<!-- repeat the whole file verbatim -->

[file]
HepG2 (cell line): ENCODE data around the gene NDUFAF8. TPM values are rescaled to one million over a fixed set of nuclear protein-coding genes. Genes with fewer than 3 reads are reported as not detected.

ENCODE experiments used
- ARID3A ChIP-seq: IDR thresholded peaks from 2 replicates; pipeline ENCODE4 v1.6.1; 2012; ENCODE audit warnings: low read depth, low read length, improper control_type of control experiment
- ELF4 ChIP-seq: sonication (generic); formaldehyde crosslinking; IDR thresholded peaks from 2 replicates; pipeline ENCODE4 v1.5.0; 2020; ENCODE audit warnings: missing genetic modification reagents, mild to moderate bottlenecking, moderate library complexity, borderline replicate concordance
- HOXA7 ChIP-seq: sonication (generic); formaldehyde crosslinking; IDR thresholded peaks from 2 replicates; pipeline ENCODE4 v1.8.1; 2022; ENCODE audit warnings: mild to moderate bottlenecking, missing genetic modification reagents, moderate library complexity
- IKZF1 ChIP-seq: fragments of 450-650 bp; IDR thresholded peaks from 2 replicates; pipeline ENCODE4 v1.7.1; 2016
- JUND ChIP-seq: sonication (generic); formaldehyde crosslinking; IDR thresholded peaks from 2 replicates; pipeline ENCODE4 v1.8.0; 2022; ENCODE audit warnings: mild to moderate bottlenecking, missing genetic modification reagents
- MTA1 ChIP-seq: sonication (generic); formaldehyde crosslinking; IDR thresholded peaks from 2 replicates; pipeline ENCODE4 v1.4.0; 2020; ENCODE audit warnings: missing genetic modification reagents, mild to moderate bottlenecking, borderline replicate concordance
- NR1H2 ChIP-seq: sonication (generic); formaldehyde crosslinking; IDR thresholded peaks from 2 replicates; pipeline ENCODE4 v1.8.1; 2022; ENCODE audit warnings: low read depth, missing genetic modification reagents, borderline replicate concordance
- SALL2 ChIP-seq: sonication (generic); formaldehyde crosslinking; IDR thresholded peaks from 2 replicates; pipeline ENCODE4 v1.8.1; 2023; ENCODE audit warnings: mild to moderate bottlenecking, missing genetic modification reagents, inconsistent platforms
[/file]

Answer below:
HepG2 (cell line): ENCODE data around the gene NDUFAF8. TPM values are rescaled to one million over a fixed set of nuclear protein-coding genes. Genes with fewer than 3 reads are reported as not detected.

ENCODE experiments used
- ARID3A ChIP-seq: IDR thresholded peaks from 2 replicates; pipeline ENCODE4 v1.6.1; 2012; ENCODE audit warnings: low read depth, low read length, improper control_type of control experiment
- ELF4 ChIP-seq: sonication (generic); formaldehyde crosslinking; IDR thresholded peaks from 2 replicates; pipeline ENCODE4 v1.5.0; 2020; ENCODE audit warnings: missing genetic modification reagents, mild to moderate bottlenecking, moderate library complexity, borderline replicate concordance
- HOXA7 ChIP-seq: sonication (generic); formaldehyde crosslinking; IDR thresholded peaks from 2 replicates; pipeline ENCODE4 v1.8.1; 2022; ENCODE audit warnings: mild to moderate bottlenecking, missing genetic modification reagents, moderate library complexity
- IKZF1 ChIP-seq: fragments of 450-650 bp; IDR thresholded peaks from 2 replicates; pipeline ENCODE4 v1.7.1; 2016
- JUND ChIP-seq: sonication (generic); formaldehyde crosslinking; IDR thresholded peaks from 2 replicates; pipeline ENCODE4 v1.8.0; 2022; ENCODE audit warnings: mild to moderate bottlenecking, missing genetic modification reagents
- MTA1 ChIP-seq: sonication (generic); formaldehyde crosslinking; IDR thresholded peaks from 2 replicates; pipeline ENCODE4 v1.4.0; 2020; ENCODE audit warnings: missing genetic modification reagents, mild to moderate bottlenecking, borderline replicate concordance
- NR1H2 ChIP-seq: sonication (generic); formaldehyde crosslinking; IDR thresholded peaks from 2 replicates; pipeline ENCODE4 v1.8.1; 2022; ENCODE audit warnings: low read depth, missing genetic modification reagents, borderline replicate concordance
- SALL2 ChIP-seq: sonication (generic); formaldehyde crosslinking; IDR thresholded peaks from 2 replicates; pipeline ENCODE4 v1.8.1; 2023; ENCODE audit warnings: mild to moderate bottlenecking, missing genetic modification reagents, inconsistent platforms